|Founded||March 14, 1927 (as Pan American Airways)|
|Ceased operations||December 4, 1991|
|Frequent flyer program||WorldPass|
|Member lounge||Clipper Club|
|Fleet size||226 (Airbus A300, A310; Boeing 727, 737, 747)|
|Destinations||All six major continents at its peak in the 1960s|
|Company slogan||“The System of the Flying Clippers” (1946-1953)
"World's Most Experienced Airline" (1953-early 1970s)
“Experience makes the difference”/"Pan Am makes the going great." (early 1970s)
“America's airline to the world” (late 1970s)
“You can't beat the experience” (1980s)
“Die Flügel Berlins” (1980s, only in Germany)
|Parent company||Pan Am Corporation|
|Headquarters||New York City, New York|
|Key people||Juan T. Trippe (CEO 1927–1968)
Harold Gray (CEO 1968–1969)
Najeeb Halaby (CEO 1969–1971)
William T. Seawell (CEO 1971–1981)
C. Edward Acker (CEO 1981–1988)
Thomas G. Plaskett (CEO 1988–1991)
Russell L. Ray, Jr. (CEO 1991)
Pan American World Airways, commonly known as Pan Am, was the principal US international air carrier from the late 1920s until its collapse on December 4, 1991. Founded in 1927 as a scheduled air mail and passenger service operating between Florida (Key West, and later Miami) and Havana, Cuba, the airline became a major company credited with many innovations that shaped the international airline industry, including the widespread use of jet aircraft, jumbo jets, and computerized reservation systems. Identified by its blue globe logo (widely known as "the blue meatball") and the use of the word "Clipper" in aircraft names and call signs, the airline was a cultural icon of the 20th century and the unofficial flag carrier of the United States.
Pan American Airways Incorporated was founded on March 14, 1927, by Major Henry H. "Hap" Arnold and partners. Their shell company was able to obtain the U.S. mail delivery contract to Cuba, but lacked the physical assets to do the job. On June 2, 1927, Juan Trippe formed the Aviation Corporation of America with the backing of powerful and politically-connected financiers who included William A. Rockefeller and Cornelius Vanderbilt Whitney. Their operation had the all-important landing rights for Havana, having acquired a small airline established in 1926 by John K. Montgomery and Richard B. Bevier as a seaplane service from Key West, Florida to Havana, and carried mail over the route for the first time on October 19, 1927.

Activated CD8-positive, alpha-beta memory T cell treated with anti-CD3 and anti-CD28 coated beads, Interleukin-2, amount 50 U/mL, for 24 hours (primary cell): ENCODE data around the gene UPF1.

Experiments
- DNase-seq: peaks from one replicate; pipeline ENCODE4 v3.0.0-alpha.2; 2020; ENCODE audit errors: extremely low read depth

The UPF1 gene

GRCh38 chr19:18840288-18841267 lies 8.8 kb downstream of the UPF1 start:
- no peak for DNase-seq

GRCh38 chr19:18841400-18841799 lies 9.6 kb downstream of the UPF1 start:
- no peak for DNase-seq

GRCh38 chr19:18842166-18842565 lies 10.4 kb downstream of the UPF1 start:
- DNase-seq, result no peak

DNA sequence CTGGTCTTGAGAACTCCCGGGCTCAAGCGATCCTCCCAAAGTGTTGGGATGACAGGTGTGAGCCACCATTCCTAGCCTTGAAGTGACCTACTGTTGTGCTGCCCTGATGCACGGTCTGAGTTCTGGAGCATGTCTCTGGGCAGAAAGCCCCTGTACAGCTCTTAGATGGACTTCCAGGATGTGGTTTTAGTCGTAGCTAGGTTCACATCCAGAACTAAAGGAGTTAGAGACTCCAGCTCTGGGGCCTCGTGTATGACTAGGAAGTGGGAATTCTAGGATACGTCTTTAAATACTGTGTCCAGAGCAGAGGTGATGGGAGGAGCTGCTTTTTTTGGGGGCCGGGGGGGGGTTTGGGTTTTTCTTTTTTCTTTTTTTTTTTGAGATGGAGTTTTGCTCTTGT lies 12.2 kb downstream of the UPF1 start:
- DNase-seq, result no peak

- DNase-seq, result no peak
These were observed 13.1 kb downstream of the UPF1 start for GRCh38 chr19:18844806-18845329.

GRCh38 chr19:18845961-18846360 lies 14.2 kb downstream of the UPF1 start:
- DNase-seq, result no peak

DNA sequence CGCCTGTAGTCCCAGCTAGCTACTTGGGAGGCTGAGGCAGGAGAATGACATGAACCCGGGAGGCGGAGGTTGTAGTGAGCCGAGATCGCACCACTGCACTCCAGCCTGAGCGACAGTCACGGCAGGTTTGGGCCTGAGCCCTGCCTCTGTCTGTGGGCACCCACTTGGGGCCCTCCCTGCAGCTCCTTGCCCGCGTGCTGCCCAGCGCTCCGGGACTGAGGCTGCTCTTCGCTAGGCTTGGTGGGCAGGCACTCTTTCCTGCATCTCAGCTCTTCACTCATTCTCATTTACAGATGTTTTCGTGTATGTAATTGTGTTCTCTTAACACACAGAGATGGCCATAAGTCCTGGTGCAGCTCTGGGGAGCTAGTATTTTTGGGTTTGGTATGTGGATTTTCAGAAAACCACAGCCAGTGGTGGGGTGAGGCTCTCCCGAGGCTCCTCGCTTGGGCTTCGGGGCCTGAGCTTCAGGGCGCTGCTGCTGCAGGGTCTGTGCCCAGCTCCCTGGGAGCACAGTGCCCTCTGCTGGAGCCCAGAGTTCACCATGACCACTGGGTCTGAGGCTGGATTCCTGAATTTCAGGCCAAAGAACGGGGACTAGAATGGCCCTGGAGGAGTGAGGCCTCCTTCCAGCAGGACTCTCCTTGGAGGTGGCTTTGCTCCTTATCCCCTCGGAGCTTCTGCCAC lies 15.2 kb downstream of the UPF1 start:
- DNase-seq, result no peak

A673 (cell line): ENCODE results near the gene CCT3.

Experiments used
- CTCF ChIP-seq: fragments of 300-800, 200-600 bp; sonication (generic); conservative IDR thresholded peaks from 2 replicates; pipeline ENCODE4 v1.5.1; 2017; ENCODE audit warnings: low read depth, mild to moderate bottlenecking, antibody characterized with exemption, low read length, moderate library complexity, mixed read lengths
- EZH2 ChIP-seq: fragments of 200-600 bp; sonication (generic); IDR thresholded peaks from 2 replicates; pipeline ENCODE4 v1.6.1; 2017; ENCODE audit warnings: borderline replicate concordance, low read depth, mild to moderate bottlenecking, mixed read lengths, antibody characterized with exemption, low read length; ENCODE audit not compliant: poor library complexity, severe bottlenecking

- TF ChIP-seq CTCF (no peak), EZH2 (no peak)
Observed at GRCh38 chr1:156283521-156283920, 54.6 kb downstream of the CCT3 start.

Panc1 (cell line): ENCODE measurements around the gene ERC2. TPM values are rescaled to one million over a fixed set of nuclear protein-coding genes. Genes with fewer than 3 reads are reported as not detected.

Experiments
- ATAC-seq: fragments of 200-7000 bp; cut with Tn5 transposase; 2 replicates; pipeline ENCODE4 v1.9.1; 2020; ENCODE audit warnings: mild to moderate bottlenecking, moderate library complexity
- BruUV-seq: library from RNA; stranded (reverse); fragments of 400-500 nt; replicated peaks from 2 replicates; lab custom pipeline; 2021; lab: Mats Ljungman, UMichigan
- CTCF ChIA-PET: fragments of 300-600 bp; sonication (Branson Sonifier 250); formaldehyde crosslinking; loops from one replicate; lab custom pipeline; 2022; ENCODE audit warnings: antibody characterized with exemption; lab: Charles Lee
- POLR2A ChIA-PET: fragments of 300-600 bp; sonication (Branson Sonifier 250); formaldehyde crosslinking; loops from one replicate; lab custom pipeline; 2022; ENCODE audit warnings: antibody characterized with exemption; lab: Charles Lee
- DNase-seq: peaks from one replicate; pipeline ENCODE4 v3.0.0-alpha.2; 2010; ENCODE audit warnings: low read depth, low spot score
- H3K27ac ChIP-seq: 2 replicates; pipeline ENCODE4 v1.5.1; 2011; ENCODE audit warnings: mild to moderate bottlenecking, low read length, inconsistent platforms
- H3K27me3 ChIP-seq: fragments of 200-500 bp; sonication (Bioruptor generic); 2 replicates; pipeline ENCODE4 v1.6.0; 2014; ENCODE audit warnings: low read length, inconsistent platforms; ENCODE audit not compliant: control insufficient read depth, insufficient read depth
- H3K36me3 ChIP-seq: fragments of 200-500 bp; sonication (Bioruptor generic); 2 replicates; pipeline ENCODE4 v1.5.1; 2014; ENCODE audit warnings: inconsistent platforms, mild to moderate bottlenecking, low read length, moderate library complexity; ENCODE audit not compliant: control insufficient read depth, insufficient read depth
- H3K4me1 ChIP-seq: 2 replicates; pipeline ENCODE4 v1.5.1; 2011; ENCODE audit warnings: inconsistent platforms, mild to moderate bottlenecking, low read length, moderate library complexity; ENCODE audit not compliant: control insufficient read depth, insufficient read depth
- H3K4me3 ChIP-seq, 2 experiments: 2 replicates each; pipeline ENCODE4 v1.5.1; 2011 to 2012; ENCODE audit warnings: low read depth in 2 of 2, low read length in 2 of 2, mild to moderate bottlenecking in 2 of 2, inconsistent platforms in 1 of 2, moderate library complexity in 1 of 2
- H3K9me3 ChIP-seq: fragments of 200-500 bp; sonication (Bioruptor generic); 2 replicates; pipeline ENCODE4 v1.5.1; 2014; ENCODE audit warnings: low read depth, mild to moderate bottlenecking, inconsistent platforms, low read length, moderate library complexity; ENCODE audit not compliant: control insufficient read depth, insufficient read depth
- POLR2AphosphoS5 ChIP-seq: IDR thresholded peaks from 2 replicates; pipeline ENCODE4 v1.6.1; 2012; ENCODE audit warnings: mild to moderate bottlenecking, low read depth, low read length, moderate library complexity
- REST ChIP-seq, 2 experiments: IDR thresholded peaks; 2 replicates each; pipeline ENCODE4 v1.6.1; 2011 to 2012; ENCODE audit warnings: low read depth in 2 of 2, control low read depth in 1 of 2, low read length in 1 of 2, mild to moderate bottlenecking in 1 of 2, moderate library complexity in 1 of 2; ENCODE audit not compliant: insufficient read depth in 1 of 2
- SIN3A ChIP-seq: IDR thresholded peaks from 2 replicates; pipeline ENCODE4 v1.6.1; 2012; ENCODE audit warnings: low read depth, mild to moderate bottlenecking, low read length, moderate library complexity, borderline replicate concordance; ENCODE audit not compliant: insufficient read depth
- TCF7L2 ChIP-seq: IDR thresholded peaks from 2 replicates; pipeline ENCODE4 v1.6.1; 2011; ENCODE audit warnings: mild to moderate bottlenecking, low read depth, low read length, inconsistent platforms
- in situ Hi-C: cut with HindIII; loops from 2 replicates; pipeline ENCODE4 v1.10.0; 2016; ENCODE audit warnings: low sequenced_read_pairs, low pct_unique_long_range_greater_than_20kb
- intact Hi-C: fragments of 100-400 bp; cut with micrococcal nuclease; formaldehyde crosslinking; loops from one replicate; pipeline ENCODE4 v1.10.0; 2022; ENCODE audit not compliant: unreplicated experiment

The Atlantic, Gulf, and Caribbean Airways company was established on October 11, 1927, by New York City investment banker Richard Hoyt, who served as president. The three companies merged into a holding company called the Aviation Corporation of the Americas on June 23, 1928. Richard Hoyt was named as chairman of the new company, but Trippe and his partners held forty percent of the equity and Whitney was made president. Trippe became the operational head of the new Pan American Airways Incorporated, created as the primary operating subsidiary of Aviation Corporation of the Americas.
The U.S. government approved the original Pan Am's mail delivery contract with little objection, out of fears that the German-owned Colombian carrier SCADTA (currently Avianca) would have no competition in bidding for routes between Latin America and the United States. The government further helped Pan Am by insulating it from its American competitors, seeing the airline as the "chosen instrument" for U.S. foreign air routes. The airline expanded internationally, benefiting from a virtual monopoly on foreign routes.
Trippe and his associates planned to extend Pan Am's network through all of Central and South America. During the late 1920s and early 1930s, Pan Am purchased a number of ailing or defunct airlines in Central and South America and negotiated with postal officials to win most of the government's airmail contracts to the region. In September 1929, Trippe toured Latin America with Charles Lindbergh to negotiate landing rights in a number of countries, including SCADTA's home turf of Colombia. By the end of the year, Pan Am offered flights along the west coast of South America to Peru. The following year, Pan Am purchased the New York, Rio, and Buenos Aires Line (NYRBA), giving it a seaplane route along the east coast of South America to Buenos Aires, Argentina, and westbound to Santiago, Chile. Its Brazilian subsidiary NYRBA do Brasil was later renamed as Panair do Brasil. Pan Am also partnered with Grace Shipping Company in 1929 to form Pan American-Grace Airways, better known as Panagra, to gain a foothold to destinations in South America.